Actavis PLC plans to buy Forest Laboratories Inc. in an approximately $25 billion deal that will boost the Irish drugmaker's presence in U.S. primary-care doctor offices and bulk up its portfolio of branded drugs.
Actavis will add the Alzheimer's disease treatment Namenda, and newer drugs like the antidepressant Viibryd to its product portfolio with the latest in a string of multi-billion dollar acquisitions that have swelled the drugmaker's size in recent years.
Analyst say the acquisition also gives Actavis more negotiating muscle with hospitals and other care providers that also have grown bigger in recent years.
Actavis said Tuesday it will pay Forest shareholders $26.04 in cash and a portion of an Actavis share for each Forest share. The total, per-share price of $89.48 represents a premium of about 25 per cent over Forest's closing price Friday of $71.39.
Shares of New York-based Forest soared nearly 30 per cent to $92.50 in Tuesday morning trading. That's well above the price Actavis offered, a sign that shareholders believe Forest will receive a better offer. U.S.-traded shares of Dublin-based Actavis climbed 7.6 per cent, or $14.56, to $206.04.
Actavis was formed in 2012 through a $5.6 billion tie-up between generic drugmaker Watson Pharmaceuticals and Actavis Group. It has grown rapidly through acquisitions, including an $8.5 billion deal it closed last fall to buy another Irish drugmaker, Warner Chilcott.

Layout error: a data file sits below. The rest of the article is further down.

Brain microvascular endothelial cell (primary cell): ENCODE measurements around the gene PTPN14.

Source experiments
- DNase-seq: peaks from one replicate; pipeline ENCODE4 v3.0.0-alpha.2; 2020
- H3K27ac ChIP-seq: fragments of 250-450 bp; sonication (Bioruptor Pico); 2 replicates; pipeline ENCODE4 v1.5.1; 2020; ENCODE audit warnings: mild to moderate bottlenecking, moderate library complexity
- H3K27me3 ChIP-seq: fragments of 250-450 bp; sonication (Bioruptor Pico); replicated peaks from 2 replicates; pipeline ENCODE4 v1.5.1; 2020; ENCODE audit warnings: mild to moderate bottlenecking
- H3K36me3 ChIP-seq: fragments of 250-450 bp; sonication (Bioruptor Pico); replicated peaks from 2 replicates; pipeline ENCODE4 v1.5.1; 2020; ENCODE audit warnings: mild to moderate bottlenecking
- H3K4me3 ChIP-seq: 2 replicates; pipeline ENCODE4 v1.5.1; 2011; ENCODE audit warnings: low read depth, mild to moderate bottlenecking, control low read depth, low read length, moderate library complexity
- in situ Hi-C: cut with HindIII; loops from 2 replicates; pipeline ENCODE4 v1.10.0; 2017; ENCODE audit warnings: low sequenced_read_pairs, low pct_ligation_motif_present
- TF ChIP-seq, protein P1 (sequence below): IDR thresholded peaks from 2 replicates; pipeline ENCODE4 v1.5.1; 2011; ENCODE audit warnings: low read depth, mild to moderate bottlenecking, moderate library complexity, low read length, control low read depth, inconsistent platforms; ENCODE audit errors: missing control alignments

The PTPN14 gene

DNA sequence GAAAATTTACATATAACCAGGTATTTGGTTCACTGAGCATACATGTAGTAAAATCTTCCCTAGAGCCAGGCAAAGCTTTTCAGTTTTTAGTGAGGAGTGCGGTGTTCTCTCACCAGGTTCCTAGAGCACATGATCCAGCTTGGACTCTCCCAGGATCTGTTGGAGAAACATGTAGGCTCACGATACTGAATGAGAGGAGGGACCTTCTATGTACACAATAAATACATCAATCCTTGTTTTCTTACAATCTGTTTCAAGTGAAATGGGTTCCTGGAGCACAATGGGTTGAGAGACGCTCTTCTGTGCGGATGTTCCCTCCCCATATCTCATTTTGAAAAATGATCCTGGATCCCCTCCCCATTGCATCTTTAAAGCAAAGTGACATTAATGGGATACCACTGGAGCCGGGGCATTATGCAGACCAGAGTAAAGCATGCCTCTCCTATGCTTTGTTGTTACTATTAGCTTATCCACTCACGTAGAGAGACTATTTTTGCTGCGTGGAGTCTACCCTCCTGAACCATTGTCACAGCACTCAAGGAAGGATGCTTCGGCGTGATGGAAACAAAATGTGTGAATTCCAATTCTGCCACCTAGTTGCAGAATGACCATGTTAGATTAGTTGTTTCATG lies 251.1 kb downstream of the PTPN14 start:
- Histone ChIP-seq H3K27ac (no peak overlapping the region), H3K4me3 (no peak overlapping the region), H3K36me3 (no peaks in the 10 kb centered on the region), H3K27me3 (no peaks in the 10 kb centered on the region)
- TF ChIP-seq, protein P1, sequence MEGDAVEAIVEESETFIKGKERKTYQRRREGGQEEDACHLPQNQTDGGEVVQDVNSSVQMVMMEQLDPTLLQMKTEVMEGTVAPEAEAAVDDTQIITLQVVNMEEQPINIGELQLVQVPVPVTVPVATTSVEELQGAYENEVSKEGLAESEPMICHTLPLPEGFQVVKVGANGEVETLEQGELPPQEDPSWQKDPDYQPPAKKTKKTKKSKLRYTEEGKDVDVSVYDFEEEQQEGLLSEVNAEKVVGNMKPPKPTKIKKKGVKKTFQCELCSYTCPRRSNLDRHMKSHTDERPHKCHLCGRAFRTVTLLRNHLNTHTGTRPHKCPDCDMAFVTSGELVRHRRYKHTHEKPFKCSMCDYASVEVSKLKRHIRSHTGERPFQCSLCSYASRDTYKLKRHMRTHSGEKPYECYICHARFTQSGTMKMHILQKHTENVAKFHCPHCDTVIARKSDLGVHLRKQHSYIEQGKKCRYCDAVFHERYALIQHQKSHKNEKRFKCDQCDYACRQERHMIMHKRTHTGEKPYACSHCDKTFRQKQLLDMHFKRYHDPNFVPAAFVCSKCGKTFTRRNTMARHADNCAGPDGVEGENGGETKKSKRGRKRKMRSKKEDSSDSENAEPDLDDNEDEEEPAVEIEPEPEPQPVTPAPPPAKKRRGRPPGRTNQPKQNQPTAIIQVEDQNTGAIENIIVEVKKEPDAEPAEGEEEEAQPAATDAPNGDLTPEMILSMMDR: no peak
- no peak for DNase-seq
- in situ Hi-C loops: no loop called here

It offers generic drugs and specialty products in areas like urology and women's health. That portfolio includes the osteoporosis treatment Actonel.
New York-based Forest Labs has been squeezed by generic competition to some of its biggest drugs, including its anxiety and depression drug Lexapro. It also faces the loss of patent protection for Namenda in 2015. The company has launched several new drugs, including Viibryd and the lung disease drug Daliresp, to help make up for those losses.
Forest took an annual loss in fiscal 2012, its first in 15 years, and has faced pressure from billionaire investor Carl Icahn, its second-largest shareholder, according to FactSet.
The company has been working to cut costs under new CEO Brent Saunders, who replaced long-standing leader Howard Solomon last fall. The new leader, backed by Icahn, launched plans to cut about 500 jobs as part of a goal to trim $500 million in costs.
Tuesday's announcement comes a few weeks after Forest completed its own acquisition, a $2.9 billion purchase of Aptalis, a company that makes treatments for gastrointestinal problems and cystic fibrosis.